If Roy Race was every fan's ideal
footballer.... then Morris Keston is every person's ideal fan....
I have been searching and searching and
looking for that suitable analogy... and the more I read about Morris
Keston, the more fantastical it becomes. Every watching football
supporter wants to become like Roy Race.... but much more in reality,
they want to become Morris Keston.
Now I'm a keen footballer.... and an even
keener football fan. I scream for my team on a weekly basis.
I raise my eyes heavenwards at ten to five every Saturday afternoon and
I either curse or I praise that God of football.... has he blessed me
for my good deed's in this past week? Have I worn my team shirt
faithfully like the holy cloth that it is? To be honest, I don't
think I could ever have done enough, because my God, he was blessing
someone else for the past fifty years. And that someone else was
Yeah - me too? Who? I have
followed my team, and my National Team faithfully for years, and I never
came across the name of Morris Keston. I don't know why, I guess
our paths just did not cross.... but I have no idea why not. This
guy has been everywhere. If there wasn't photographic evidence or
witness testimony, then this would be a crazy story, Roy Race-esque.
But even Roy of the Rovers had a real life impersonator, almost, in the
likes of the great Stanley Matthews. So why not a Superfan.
Its a brilliant read. It's what
every fan wants to be. And could be. Told from a time when
Football players were accessible. From when wages were identical,
before locked gates, super cars and security camera's became the norm.
Every fan's dream, or so you'd believe,
is to be able to tell the manager what to do. Keston did. He
instigated transfers, such as Geoff Hurst's move to Stoke City. He
set up testimonial matches, like that of the great Bobby Moore. He
almost, just almost, became the chairman of Tottenham Hotspur. But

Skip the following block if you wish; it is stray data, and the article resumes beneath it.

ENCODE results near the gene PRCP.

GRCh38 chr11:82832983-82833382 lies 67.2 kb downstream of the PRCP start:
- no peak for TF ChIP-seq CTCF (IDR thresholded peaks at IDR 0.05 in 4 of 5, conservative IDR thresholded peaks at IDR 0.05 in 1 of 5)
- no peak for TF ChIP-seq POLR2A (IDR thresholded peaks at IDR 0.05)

he was just a fan, who became a people's person, he became a
footballer's person. Taking in youngsters like Graeme Souness
under his wing. Guiding them in the topsy-turvey world of
Football. But it was this likeness of footballers that got Keston
into Las Vegas, onto Sinatra's plane. How the hell does that
happen in the normal world?
My conclusion is... this can only ever be
a story. It cannot be an inspiration, because those days are gone.
Stanley Matthews is an inspiration, because if you train like that,
morning, noon and night, you can be as good as he was, Wayne Rooney is
the modern-day example. But the only way you can get into any
clubs boardroom is by having the finances to do so.
Now, in 2010, the equivalent of a
Superfan is someone who has subscribed to both Sky Sports and
Long live Morris Keston and all that he
stands for. The true superfan.
Superfan is a collection of
wonderful anecdotes and stories from one of football’s – and England's
– great characters.
Morris Keston was once just a regular football fan,
but then he started befriending the Spurs players (sometimes by
following them out of the ground and sitting next to them on the
bus!). By the time the 1966 World Cup came around Bobby Moore and
Jimmy Greaves were popping round for tea between training sessions,
and when Spurs reached numerous cup finals in the seventies and
eighties the players from both teams would flock to his wild
after-match party instead of the club’s official dos.
Beyond football he became friends with the likes of
Frank Sinatra and Muhammad Ali. He regularly travelled to Vegas in
Sinatra's private jet and still goes into a cold sweat when recalling
the time Stirling Moss gave him a lift and reversed down a narrow
street at 90mph.
He had a whole chapter devoted to him in Hunter
Davies’s classic sports tome The Glory Game, but now the
amazing adventures of Morris Keston at last have a book of their own.
- Vision Sport synopsis
To buy: Vision